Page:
“Join my team! This company is fabulous!” Well, it’s not THAT fabulous, because I have to work ANOTHER business to make more money. That’s the message you send if you’re trying to promote the benefits of joining a particular business but you’re not devoted to that businesses.
The most common justification I hear for this is “I like to offer a variety of products.” Or “I’m just doing this other one to supplement my income.” Okay, but you’re hurting your credibility and you’re hurting your business. Also, before the hate mail comes in, I realize that the word “successful” is very subjective. I am referring to those who claim they want to earn a full time income, and even say those words, but their actions say otherwise.
You’re not doing well with Company A, so add Company B. Now Company A will do even less because your attentions are divided or focused on Company B. How can you possibly think joining Company B will do anything to help your Company A?
Also, if Company B is so wonderful, why are you still doing Company A? You are sending mixed signals and you’re sending an ugly message about both. You’re talking out of both sides of your mouth if you’re trying to convince people that you’re dedicated to one company but your actions clearly show you aren’t. You will never fully recognize true success with either if you’re trying to juggle both. Additionally, how selfish and unfair is that to your downline with Company A that you’re not fully supporting and coaching?
Perception is Reality
Like it or not, if a prospect wants to join Company A, and they learn you’re doing Company B too, it sends a loud message that you’re not serious. It sends a message that you’re a hobbyist or you’re dabbling. And you definitely can’t wholly fulfill leadership obligations with Company A if you have a downline and you’re also splitting your time building a team with Company B.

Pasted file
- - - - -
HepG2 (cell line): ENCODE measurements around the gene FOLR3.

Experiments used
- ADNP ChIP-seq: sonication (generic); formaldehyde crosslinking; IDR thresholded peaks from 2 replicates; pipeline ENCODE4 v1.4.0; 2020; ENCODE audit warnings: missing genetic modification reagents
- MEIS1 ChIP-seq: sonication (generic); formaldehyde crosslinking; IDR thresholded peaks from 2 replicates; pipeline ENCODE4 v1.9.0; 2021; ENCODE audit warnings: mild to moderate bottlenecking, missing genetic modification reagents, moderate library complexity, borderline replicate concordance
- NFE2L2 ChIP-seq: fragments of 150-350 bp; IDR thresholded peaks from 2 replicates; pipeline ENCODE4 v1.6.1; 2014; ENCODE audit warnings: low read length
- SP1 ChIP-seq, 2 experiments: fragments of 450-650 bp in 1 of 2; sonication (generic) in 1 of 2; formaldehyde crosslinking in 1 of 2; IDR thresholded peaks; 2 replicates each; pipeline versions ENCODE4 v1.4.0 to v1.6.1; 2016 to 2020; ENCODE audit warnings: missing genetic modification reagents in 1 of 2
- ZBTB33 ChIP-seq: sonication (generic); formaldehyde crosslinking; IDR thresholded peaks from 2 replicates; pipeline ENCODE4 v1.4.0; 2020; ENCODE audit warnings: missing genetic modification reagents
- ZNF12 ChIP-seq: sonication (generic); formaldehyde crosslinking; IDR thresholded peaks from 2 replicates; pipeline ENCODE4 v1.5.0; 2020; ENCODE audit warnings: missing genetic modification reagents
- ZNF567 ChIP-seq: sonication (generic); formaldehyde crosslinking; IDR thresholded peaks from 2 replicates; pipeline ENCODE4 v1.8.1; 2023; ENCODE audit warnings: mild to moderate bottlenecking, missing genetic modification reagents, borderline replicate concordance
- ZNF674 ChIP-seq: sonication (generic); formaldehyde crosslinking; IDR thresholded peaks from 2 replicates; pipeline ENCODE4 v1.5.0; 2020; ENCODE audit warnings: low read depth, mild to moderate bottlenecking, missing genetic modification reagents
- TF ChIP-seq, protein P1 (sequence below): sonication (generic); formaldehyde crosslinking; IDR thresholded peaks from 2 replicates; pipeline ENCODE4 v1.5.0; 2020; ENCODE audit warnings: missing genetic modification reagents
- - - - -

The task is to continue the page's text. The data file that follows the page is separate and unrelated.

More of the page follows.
You’re kidding yourself if you think you can do both well. Your downline feels the void in your presence. Your words and your actions are not aligned. It’s like saying “I trust you” and then hiring a private eye to tail you. You can’t have two Masters. If one is so fantastic, you don’t need second. If you’re dating exclusively, you’re serious about someone. If you’re playing the field, you’re not serious. I love you with all my heart, but I want to see other people.
If you’ve joined Company B for personal use, that’s fine – but then there is no reason to set up a Facebook page, no reason to tweet, no reason to have a website with Company B – just order for personal use when you want to, that’s what Personal Use means. If you’re just a hobbyist (which by definition is non-profit) and then taking actions to build a team and earn a profit with Company B you’re sending an ugly message.
So which came first? You’re not truly successful with Company A because you’re also trying to work Company B? Or instead of devoting all your efforts to Company A, you think if you split your attentions your marketing efforts, your passions with another company it’ll help? Neither of those actions make any sound business sense.
If you want Company A to work, you need to cast aside Company B and be All In. Commit to Company A, and then decide Failure Is Not an Option. Send a loud and clear message that you are devoted and committed; that you’re All In. If you opted to be All In with Company B, then you owe it to your downline in Company A to step aside and let a devoted leader mentor them in the way they deserve.
What message are you sending?
About the Author: Laurie Ayers is a Michigan work from home mom and a Superstar Director with Scentsy Wickless Candles. She enjoys helping men and women start and maintain a home based business in the US, Canada, Poland, Australia, Puerto Rico, Germany, Ireland and the UK. To download a FREE Start Up Guide which provides more details about how to start a home business as well as to learn about our compensation plan go to www.thrivingcandlebusiness.com/how-to-start-a-candle-business/ or for updates on Facebook LIKEwww.facebook.com/ThrivingCandleBusiness and twitter @directsalesblog